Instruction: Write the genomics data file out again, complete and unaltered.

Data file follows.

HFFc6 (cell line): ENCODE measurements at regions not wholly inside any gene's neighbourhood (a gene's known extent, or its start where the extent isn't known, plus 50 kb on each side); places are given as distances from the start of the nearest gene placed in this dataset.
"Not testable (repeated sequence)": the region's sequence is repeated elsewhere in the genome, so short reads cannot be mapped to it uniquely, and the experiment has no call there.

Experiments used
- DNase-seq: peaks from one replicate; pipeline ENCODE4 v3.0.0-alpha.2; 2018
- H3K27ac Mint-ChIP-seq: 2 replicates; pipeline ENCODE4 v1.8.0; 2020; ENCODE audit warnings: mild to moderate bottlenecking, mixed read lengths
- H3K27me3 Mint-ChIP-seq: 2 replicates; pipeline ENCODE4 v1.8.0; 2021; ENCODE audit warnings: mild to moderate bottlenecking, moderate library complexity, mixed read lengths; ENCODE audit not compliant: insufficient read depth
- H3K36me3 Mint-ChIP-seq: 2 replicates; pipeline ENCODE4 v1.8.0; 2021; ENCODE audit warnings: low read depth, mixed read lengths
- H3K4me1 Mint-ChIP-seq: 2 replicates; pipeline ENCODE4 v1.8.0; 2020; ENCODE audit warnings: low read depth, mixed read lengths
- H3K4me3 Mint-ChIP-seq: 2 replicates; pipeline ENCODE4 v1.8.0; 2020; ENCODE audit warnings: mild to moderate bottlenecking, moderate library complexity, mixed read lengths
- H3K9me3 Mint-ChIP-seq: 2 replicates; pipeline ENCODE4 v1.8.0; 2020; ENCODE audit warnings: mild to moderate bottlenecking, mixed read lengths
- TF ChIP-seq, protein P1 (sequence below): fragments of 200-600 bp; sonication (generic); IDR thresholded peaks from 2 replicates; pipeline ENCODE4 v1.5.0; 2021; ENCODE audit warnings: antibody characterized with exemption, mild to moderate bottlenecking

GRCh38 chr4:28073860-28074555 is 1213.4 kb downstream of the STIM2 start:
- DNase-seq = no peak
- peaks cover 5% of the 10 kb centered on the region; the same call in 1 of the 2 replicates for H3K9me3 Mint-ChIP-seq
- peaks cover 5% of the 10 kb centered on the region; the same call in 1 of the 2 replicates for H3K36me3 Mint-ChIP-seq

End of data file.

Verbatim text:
HFFc6 (cell line): ENCODE measurements at regions not wholly inside any gene's neighbourhood (a gene's known extent, or its start where the extent isn't known, plus 50 kb on each side); places are given as distances from the start of the nearest gene placed in this dataset.
"Not testable (repeated sequence)": the region's sequence is repeated elsewhere in the genome, so short reads cannot be mapped to it uniquely, and the experiment has no call there.

Experiments used
- DNase-seq: peaks from one replicate; pipeline ENCODE4 v3.0.0-alpha.2; 2018
- H3K27ac Mint-ChIP-seq: 2 replicates; pipeline ENCODE4 v1.8.0; 2020; ENCODE audit warnings: mild to moderate bottlenecking, mixed read lengths
- H3K27me3 Mint-ChIP-seq: 2 replicates; pipeline ENCODE4 v1.8.0; 2021; ENCODE audit warnings: mild to moderate bottlenecking, moderate library complexity, mixed read lengths; ENCODE audit not compliant: insufficient read depth
- H3K36me3 Mint-ChIP-seq: 2 replicates; pipeline ENCODE4 v1.8.0; 2021; ENCODE audit warnings: low read depth, mixed read lengths
- H3K4me1 Mint-ChIP-seq: 2 replicates; pipeline ENCODE4 v1.8.0; 2020; ENCODE audit warnings: low read depth, mixed read lengths
- H3K4me3 Mint-ChIP-seq: 2 replicates; pipeline ENCODE4 v1.8.0; 2020; ENCODE audit warnings: mild to moderate bottlenecking, moderate library complexity, mixed read lengths
- H3K9me3 Mint-ChIP-seq: 2 replicates; pipeline ENCODE4 v1.8.0; 2020; ENCODE audit warnings: mild to moderate bottlenecking, mixed read lengths
- TF ChIP-seq, protein P1 (sequence below): fragments of 200-600 bp; sonication (generic); IDR thresholded peaks from 2 replicates; pipeline ENCODE4 v1.5.0; 2021; ENCODE audit warnings: antibody characterized with exemption, mild to moderate bottlenecking

GRCh38 chr4:28073860-28074555 is 1213.4 kb downstream of the STIM2 start:
- DNase-seq = no peak
- peaks cover 5% of the 10 kb centered on the region; the same call in 1 of the 2 replicates for H3K9me3 Mint-ChIP-seq
- peaks cover 5% of the 10 kb centered on the region; the same call in 1 of the 2 replicates for H3K36me3 Mint-ChIP-seq